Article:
I’ve been writing a long time, and I’ve called myself a writer since I was thirteen, because a writer to me is somebody who writes. But to be an author — to face up to that scrutiny of reviews and reactions, to be read by those who have never heard of me before — is new, and as daunting as it is exciting. Of course I want to be read: I thrive on reactions from my beta readers. But that doesn’t mean I’m not scared of it.

And maybe a big part of why it scares me is that this is a book I wrote for the first time when I was eighteen, and now I’m about to turn twenty-six, so the process of writing it has gone hand-in-hand with growing from an adolescent into an adult. It’s been part of my life for such a long time, and it’s grown as I have. I’ve learned more about craft, I’ve reworked the whole thing so fundamentally that it’s almost unrecognisable from its first draft, and it is as much the product of twenty-five-year-old me than of eighteen-year-old me.

… but is it? Is this a story I would tell now? Or is this a fragment of an earlier version of me, still half-formed, still figuring out who I was? Maybe both. It feels personal because any book feels personal: there are years of my life embedded in it, and pieces of my heart along with them. Objectively, I know that criticism of my work isn’t criticism of me, but that doesn’t mean it won’t feel like it, if somebody cuts straight to the heart of what makes it my book rather than anybody else’s and decides they don’t like it. But partly the fear is that what they’ll find is a version of me who is no longer here to defend themselves.

Not in the “if anything I’ve said is problematic, it’s because I was young and didn’t know better” sense (if I have made any mistakes, despite my best intentions, I hope I’d be mature enough to own up to them and try and do better in future), but in the sense that it is, on some level, a book born of a particular time in my life, and my narrative choices were shaped by that.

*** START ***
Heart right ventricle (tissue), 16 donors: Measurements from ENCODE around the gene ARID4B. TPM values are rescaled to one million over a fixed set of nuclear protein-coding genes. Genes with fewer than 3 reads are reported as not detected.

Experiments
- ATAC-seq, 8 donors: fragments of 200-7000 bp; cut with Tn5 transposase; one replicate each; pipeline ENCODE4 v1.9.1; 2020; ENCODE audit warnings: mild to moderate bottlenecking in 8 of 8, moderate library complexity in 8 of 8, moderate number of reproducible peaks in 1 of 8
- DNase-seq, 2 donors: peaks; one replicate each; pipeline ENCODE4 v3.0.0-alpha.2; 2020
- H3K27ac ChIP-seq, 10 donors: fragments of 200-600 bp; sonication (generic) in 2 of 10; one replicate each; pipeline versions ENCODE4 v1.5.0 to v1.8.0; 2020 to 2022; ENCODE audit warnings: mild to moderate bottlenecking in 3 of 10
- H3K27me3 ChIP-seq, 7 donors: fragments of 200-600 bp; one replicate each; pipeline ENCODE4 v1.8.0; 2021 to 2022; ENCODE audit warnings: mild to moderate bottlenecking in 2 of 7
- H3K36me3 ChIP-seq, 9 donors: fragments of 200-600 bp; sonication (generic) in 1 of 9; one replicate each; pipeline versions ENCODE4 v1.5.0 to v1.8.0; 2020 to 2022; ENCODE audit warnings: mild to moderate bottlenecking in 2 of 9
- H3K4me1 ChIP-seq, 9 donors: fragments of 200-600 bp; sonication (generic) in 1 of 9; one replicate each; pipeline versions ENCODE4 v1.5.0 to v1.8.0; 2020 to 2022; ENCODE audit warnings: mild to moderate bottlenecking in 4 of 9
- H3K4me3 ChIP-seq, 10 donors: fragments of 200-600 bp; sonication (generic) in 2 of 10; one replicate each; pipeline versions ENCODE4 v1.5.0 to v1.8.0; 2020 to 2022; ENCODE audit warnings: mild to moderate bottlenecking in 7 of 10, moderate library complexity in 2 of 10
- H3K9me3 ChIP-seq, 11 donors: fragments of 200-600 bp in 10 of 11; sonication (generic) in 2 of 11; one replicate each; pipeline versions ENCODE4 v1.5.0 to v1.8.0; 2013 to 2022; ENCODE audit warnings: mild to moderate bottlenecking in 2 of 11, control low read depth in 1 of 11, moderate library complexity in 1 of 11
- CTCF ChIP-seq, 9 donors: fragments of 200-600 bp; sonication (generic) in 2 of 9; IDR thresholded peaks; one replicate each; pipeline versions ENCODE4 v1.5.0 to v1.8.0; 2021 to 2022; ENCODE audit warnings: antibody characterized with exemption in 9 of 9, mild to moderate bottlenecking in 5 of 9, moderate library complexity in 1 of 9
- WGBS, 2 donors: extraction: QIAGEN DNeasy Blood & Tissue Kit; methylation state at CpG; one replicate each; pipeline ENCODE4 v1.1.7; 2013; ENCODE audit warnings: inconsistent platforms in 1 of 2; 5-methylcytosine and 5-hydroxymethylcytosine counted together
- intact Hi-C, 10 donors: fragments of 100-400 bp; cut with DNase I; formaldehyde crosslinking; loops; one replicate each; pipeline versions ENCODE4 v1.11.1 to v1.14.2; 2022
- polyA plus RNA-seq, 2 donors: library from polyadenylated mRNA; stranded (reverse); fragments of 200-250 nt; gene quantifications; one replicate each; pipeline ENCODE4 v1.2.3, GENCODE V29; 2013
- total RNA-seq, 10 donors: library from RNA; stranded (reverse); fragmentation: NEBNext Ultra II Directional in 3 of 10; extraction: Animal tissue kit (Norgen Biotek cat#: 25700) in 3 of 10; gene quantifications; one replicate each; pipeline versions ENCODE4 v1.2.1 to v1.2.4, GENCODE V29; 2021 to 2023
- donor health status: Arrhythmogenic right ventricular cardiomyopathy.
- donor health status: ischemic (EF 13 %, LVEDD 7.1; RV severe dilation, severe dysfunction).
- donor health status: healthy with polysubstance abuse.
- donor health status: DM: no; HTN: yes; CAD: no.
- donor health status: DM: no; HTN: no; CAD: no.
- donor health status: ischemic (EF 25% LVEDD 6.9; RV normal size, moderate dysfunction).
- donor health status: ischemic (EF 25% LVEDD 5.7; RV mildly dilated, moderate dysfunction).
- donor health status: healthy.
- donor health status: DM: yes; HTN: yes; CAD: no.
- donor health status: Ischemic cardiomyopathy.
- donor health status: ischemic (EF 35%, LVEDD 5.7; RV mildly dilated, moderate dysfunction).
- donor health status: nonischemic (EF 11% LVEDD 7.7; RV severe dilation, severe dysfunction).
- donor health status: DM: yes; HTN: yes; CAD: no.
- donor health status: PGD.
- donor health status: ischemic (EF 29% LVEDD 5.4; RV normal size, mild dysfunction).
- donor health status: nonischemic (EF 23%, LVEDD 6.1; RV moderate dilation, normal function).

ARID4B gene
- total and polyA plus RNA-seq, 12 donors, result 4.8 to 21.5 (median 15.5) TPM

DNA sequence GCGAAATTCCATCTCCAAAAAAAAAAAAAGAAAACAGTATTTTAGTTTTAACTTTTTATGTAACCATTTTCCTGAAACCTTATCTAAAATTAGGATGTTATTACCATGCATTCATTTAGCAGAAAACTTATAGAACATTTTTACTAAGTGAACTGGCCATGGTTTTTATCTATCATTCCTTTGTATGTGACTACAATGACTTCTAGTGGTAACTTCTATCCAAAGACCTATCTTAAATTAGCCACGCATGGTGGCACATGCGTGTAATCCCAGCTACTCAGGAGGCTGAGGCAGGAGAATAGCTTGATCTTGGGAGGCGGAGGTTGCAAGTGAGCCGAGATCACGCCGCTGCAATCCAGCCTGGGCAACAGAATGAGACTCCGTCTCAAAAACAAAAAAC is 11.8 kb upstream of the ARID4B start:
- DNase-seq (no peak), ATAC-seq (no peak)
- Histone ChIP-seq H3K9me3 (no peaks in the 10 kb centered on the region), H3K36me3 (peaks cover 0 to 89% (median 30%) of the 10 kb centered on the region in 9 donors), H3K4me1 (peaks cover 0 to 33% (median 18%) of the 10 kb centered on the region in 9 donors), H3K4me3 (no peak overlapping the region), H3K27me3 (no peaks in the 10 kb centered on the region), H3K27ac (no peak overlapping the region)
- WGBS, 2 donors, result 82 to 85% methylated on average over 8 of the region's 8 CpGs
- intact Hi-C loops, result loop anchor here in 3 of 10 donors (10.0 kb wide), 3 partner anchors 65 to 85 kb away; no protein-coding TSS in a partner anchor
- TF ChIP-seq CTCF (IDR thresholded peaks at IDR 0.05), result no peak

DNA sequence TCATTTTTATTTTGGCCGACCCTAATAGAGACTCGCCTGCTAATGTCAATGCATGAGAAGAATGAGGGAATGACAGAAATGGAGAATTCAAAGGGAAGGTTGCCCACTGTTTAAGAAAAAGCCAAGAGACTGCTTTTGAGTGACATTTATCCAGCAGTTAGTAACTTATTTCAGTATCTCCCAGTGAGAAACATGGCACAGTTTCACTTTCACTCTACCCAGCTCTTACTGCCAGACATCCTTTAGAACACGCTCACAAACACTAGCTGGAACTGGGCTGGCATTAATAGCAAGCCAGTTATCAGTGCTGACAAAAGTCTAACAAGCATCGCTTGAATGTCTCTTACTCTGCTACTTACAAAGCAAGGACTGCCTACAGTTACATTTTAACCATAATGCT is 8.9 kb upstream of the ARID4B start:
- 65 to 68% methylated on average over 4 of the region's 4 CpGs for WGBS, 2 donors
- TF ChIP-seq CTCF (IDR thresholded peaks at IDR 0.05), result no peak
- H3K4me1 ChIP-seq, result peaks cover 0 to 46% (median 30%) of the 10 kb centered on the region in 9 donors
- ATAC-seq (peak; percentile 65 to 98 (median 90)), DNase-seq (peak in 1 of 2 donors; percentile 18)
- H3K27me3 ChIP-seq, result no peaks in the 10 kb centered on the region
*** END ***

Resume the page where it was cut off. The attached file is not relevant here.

I’m currently rewriting a book that I wrote for the first time in 2013, with characters I created in 2010. Having dismantled the worldbuilding and reconfigured the plot, there’s little left to make this the same book rather than a new one with some of the same characters — and even the characters have grown and changed as I’ve grown and changed. I want different things from my protagonist than I did when I made him; I have different plans for my secondary characters. I’m well aware that I can no longer get inside the head of the seventeen-year-old writer I was when I first wrote the book, nor do I want to: I’m telling a different story now.

It’s an interesting experience: taking an old concept and writing a new book with it. I’ve been writing small, disconnected scenes for these characters for years; I’ve known them longer than many of my friends. But I’m rediscovering them all over again as I write this new book that is also an old book, a first draft that is also a fourth draft.

This is a project I’m currently writing just for me, rather than with plans to seek publication for it — I’m between deadlines, and it’s always been my “background” project, the one I go back to when I have nothing else to work on. (For those who’ve been here a while: it’s part of my Death and Fairies series, if you remember that.) That in itself makes it a fundamentally different experience to the past year of working on The Butterfly Assassin and other books intended for the publishing pipeline.